By: Jared Lee
Mediation is a form of dispute resolution in which a neutral party, the mediator, facilitates communication among opposing parties, helping them to build an outcome that best fits their needs. Mediation has become increasingly commonplace as an alternative to litigating disputes, partly due to its ability to overcome even the most contentious disputes and complex barriers. But what is it about mediation or mediators that allows diametrically opposed groups to walk out of a mediation room shaking hands with a mutual agreement?
An interview with mediator Barry Appell lifts the curtain on how he was able to resolve one of his thorniest disputes. In the summer of 2020, the Mediation Center of Los Angeles contacted Barry Appell to mediate an employee-employer dispute. The dispute revolved around several issues, including wages, wrongful termination, and the business’s contact list. However, by the end of the mediation, Appell was able to work the ‘mediation magic’ receiving positive reviews from both parties’ counsel, in part stating that, “Mr. Appell is a miracle worker. He settled an impossible case between intractable parties whose hostility towards each other was a nearly insurmountable obstacle.” So what exactly allows mediation to overcome these obstacles? An in-depth conversation with Barry Appell lifts the veils on what it takes to achieve a successful mediation.
In the interview, Appell talks about how he attributes this recent success to efforts to understand the parties’ interests and needs (both spoken and unspoken), and then carefully crafting the mediation process.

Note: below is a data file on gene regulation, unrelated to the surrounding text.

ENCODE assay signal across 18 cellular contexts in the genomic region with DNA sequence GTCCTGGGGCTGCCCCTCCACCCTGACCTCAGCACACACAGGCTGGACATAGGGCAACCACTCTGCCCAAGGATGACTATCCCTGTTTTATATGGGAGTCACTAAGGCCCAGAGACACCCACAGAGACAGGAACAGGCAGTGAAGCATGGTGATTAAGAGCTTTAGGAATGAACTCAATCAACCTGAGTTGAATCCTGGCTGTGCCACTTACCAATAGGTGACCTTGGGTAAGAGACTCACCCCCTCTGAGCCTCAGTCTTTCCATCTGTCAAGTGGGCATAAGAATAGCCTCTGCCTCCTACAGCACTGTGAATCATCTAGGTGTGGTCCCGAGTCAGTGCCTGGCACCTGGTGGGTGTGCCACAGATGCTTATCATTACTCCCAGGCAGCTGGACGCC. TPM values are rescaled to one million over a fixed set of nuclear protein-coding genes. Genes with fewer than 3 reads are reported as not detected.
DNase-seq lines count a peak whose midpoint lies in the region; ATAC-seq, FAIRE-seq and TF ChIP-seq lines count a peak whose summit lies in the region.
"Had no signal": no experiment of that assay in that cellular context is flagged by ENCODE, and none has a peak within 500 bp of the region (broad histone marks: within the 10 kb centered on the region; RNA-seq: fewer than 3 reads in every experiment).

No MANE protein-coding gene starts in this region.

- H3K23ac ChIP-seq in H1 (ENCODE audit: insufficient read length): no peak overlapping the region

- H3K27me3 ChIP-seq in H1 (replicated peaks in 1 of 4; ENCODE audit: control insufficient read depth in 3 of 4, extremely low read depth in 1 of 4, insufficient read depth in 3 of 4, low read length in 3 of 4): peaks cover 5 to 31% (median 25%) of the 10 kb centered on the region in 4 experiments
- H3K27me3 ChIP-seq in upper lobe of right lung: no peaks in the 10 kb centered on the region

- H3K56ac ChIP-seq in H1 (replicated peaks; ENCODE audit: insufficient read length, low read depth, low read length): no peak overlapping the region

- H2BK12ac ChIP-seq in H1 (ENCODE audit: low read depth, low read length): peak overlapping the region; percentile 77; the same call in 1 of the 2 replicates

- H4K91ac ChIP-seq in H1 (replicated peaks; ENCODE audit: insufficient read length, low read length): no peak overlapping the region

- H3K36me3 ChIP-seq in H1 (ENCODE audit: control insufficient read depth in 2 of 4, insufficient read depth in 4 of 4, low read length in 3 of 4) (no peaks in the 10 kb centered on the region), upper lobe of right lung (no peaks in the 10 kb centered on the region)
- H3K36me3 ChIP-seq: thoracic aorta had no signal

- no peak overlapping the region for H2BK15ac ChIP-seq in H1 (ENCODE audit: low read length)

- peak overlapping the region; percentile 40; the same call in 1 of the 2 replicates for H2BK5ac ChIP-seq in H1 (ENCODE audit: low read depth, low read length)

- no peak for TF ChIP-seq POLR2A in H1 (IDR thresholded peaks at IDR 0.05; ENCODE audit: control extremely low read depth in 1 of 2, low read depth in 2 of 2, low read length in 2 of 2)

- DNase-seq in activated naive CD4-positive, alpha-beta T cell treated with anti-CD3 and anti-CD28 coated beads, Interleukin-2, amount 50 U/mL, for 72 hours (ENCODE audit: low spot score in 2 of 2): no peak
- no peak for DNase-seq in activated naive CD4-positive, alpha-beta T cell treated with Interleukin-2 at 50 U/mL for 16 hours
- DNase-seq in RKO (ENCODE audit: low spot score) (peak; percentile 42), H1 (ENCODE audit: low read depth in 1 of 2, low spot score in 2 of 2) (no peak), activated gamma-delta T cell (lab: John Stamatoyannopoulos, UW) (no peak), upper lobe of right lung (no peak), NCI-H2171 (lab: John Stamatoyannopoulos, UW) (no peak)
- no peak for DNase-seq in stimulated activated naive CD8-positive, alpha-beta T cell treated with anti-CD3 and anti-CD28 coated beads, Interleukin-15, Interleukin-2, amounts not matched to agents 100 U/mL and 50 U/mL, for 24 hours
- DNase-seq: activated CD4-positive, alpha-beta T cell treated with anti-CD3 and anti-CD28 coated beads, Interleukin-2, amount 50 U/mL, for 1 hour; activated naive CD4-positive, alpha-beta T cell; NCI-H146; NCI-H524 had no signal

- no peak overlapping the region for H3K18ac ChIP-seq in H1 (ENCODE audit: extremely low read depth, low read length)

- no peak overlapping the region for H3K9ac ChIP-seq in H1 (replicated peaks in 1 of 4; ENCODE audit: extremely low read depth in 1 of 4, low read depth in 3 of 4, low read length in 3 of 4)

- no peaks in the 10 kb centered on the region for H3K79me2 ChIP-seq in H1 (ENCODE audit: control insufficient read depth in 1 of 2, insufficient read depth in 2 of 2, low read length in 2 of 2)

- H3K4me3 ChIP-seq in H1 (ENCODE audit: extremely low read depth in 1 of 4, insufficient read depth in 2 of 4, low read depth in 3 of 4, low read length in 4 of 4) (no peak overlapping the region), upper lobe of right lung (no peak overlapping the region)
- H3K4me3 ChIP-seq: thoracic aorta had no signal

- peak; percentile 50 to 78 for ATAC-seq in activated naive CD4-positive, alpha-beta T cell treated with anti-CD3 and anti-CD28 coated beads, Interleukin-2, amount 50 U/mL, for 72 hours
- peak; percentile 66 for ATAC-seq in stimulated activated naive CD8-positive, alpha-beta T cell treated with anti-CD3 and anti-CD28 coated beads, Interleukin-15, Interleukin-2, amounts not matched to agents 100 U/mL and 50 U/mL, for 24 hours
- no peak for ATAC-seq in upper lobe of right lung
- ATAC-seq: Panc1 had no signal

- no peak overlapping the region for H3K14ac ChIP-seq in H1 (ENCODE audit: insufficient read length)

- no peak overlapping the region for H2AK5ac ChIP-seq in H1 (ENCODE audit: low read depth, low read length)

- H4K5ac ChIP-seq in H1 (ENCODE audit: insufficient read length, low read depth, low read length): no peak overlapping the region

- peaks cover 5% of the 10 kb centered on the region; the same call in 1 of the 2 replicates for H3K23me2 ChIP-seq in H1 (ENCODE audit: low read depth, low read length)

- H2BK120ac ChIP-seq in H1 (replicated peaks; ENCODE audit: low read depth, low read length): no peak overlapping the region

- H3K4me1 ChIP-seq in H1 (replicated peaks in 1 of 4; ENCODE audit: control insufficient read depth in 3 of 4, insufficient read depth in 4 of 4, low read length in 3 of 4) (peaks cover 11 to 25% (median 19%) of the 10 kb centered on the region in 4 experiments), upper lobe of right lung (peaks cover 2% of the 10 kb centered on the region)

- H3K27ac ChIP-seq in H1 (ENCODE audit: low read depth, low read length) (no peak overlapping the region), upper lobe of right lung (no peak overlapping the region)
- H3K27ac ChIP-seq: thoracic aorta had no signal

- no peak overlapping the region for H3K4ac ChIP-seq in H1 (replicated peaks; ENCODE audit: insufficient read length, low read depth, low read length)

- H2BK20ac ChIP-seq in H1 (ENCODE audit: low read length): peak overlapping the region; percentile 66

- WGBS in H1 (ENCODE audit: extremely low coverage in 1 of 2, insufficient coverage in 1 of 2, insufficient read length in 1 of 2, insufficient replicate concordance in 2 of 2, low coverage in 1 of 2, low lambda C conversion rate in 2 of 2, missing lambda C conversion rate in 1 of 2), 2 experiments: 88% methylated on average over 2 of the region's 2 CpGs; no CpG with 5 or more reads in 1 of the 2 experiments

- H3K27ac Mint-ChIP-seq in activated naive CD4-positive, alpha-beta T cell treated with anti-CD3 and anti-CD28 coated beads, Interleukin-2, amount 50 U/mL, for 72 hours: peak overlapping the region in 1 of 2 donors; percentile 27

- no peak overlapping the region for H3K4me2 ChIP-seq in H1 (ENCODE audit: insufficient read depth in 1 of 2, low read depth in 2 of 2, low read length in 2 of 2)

The parties’ interests are the deeper needs and desires in the dispute needed to make the individual feel whole again. They are vital in helping parties leave a mediation satisfied and having their needs met, but the interests are not often apparent on the surface. Appell stated that listening and understanding the parties is a crucial first step to finding their interests.
One way that Appell opens the avenues to communication is through the use of separate pre-meeting conferences with each party’s attorney. In this step of the process, Appell actively listens to the attorney’s perception of the situation and obtains insight into the parties’ interests and any unique issues. At the beginning of the mediation, Appell actively listens to the parties themselves, to hear about the dispute from their perspectives and also answers any questions that the parties may have. The additional information and emotional cues provided in these conferences can give the insight that reveals the parties’ interests. These interests enable mediators to address the issues and goals of the parties.